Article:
A new novel from Richard Powers poses a disquieting question: Is it abnormal to be happy?
When it comes to the mad scientists of American letters, no one sees more clearly through his safety goggles than Richard Powers. In his new novel, Generosity: An Enhancement, the National Book Award winner (“The Echo Maker”) and recipient of a MacArthur “genius” grant takes something quintessentially American – the pursuit of happiness – and sends it spinning through the radioactive centrifuge of modern genetics.
Russell Stone was, briefly, a literary wunderkind who published essays in the New Yorker and scored a gig as a satirist on NPR. It turns out he wasn’t “merciless and mean enough for real creativity,” and after a crisis of conscience, Russell ends up editing self-help pieces for a magazine called “Becoming You.”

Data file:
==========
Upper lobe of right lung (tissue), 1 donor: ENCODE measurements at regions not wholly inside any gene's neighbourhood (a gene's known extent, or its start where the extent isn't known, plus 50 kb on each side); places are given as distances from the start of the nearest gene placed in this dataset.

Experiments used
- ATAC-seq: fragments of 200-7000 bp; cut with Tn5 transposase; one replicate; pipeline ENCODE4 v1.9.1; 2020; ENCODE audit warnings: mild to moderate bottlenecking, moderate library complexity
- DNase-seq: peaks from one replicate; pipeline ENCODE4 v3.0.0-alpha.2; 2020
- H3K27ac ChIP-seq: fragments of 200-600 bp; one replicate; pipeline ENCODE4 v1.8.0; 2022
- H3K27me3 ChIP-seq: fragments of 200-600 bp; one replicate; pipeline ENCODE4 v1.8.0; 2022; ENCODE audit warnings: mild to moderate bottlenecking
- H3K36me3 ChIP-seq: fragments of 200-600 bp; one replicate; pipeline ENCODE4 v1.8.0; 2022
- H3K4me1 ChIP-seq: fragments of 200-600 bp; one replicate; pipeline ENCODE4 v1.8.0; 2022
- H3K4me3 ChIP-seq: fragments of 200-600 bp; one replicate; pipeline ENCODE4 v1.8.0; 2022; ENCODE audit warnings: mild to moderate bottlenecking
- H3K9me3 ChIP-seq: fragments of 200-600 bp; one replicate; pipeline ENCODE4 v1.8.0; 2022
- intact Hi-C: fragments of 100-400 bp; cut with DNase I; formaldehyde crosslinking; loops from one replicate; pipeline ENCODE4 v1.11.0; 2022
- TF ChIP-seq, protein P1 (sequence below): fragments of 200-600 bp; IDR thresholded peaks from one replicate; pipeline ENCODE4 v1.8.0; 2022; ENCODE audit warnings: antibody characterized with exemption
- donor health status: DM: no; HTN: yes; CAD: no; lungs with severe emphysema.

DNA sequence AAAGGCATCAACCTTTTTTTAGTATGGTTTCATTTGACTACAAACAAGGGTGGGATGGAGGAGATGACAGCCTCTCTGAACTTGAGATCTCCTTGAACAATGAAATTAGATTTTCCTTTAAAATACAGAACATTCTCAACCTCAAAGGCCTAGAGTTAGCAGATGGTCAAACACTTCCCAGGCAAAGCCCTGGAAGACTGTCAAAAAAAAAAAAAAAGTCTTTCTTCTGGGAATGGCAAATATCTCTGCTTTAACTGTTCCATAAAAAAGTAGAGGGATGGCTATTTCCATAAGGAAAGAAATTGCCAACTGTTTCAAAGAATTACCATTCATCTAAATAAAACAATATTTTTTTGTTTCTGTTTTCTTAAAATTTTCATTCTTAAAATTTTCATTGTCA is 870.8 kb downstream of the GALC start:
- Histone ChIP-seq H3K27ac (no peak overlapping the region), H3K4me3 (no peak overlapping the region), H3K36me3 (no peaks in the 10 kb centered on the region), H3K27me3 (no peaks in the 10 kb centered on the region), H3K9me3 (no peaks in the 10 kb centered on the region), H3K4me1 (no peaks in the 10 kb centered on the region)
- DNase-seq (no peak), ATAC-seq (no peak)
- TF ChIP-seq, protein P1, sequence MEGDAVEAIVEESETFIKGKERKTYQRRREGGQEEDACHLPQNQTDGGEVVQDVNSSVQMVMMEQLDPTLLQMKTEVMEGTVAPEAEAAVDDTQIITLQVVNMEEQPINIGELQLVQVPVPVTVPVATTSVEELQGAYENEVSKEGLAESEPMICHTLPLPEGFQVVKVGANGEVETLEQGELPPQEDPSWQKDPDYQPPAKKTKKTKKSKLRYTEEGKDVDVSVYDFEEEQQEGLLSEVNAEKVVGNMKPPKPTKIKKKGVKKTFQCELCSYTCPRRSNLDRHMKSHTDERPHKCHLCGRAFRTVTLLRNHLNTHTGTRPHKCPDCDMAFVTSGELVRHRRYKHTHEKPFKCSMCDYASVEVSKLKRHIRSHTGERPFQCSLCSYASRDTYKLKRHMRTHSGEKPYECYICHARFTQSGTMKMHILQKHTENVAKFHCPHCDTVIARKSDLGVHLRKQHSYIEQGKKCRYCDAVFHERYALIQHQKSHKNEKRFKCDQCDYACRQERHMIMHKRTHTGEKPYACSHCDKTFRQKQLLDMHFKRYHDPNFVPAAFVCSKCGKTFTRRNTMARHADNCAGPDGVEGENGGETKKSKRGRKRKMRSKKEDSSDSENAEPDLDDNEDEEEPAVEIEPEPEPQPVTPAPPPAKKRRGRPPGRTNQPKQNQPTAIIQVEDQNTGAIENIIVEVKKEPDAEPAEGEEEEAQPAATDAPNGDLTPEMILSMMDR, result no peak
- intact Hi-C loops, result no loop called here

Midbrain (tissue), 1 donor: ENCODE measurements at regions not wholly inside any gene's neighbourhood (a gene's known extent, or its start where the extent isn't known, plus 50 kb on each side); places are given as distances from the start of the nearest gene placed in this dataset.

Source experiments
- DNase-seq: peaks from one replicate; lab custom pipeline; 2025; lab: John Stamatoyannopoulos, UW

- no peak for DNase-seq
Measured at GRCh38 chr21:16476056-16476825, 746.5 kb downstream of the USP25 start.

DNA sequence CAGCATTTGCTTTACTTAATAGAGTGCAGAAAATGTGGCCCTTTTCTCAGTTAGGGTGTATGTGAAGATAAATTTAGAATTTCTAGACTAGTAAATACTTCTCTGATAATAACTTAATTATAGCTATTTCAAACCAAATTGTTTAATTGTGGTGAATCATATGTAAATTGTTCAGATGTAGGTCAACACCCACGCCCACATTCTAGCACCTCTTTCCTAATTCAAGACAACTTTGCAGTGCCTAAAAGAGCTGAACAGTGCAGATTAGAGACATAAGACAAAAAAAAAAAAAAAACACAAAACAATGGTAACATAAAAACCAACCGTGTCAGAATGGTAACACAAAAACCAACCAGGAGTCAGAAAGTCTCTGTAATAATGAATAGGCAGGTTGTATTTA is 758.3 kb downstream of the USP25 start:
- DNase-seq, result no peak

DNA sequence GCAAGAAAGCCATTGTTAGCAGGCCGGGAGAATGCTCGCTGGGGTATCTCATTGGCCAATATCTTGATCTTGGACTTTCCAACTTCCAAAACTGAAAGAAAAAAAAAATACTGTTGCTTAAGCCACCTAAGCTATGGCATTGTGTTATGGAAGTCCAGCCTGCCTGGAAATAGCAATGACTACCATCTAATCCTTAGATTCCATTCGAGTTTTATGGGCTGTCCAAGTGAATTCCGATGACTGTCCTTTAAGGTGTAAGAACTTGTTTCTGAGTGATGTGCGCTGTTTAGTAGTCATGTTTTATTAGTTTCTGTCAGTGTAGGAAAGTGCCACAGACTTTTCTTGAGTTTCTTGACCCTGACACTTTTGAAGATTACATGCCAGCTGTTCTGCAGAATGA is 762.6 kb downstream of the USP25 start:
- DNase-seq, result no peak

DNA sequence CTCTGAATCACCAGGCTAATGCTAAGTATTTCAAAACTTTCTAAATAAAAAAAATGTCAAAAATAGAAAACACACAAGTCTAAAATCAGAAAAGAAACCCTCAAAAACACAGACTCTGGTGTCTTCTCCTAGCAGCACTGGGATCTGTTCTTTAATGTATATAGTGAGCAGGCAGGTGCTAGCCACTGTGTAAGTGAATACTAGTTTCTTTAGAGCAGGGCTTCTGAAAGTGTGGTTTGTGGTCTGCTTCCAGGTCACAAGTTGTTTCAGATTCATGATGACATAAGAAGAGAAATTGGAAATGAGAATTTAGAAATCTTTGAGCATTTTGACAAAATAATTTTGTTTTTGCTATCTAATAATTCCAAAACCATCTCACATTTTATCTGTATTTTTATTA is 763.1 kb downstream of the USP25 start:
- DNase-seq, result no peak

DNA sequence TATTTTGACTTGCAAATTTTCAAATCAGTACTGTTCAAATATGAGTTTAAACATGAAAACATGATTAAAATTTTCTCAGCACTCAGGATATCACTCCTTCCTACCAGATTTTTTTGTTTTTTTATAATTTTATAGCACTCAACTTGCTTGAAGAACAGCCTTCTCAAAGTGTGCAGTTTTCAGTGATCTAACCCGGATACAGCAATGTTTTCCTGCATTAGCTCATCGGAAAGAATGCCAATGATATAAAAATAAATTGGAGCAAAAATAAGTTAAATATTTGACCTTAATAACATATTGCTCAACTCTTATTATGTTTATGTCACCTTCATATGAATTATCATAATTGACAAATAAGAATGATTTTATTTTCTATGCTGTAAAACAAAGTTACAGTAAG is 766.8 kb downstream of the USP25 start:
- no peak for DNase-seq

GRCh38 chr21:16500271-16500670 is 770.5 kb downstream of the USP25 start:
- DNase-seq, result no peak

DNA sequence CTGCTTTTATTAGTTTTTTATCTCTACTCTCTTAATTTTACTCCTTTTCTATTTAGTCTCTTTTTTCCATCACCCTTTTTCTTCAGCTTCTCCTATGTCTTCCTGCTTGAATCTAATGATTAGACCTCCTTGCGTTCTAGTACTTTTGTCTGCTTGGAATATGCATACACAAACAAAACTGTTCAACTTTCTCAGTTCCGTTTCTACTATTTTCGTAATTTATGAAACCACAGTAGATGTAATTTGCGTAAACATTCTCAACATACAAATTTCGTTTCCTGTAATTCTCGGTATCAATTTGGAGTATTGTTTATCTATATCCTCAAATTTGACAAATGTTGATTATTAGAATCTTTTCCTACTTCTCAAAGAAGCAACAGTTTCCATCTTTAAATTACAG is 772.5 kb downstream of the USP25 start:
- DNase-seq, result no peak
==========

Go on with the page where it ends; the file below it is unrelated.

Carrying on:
As the novel opens, he is offered a job at a Chicago college teaching creative nonfiction. There, one of his students turns out to be something as rare as a unicorn: a truly happy person.
Thassadit Amzwar is an orphaned refugee from Algeria who radiates such perpetual well-being that her classmates nickname her “The Bliss Chick” and “Miss Generosity.” “Ten years of organized bloodbath have reduced a country the size of Western Europe to a walking corpse. And Thassa has emerged from that land glowing like a blissed-out mystic.”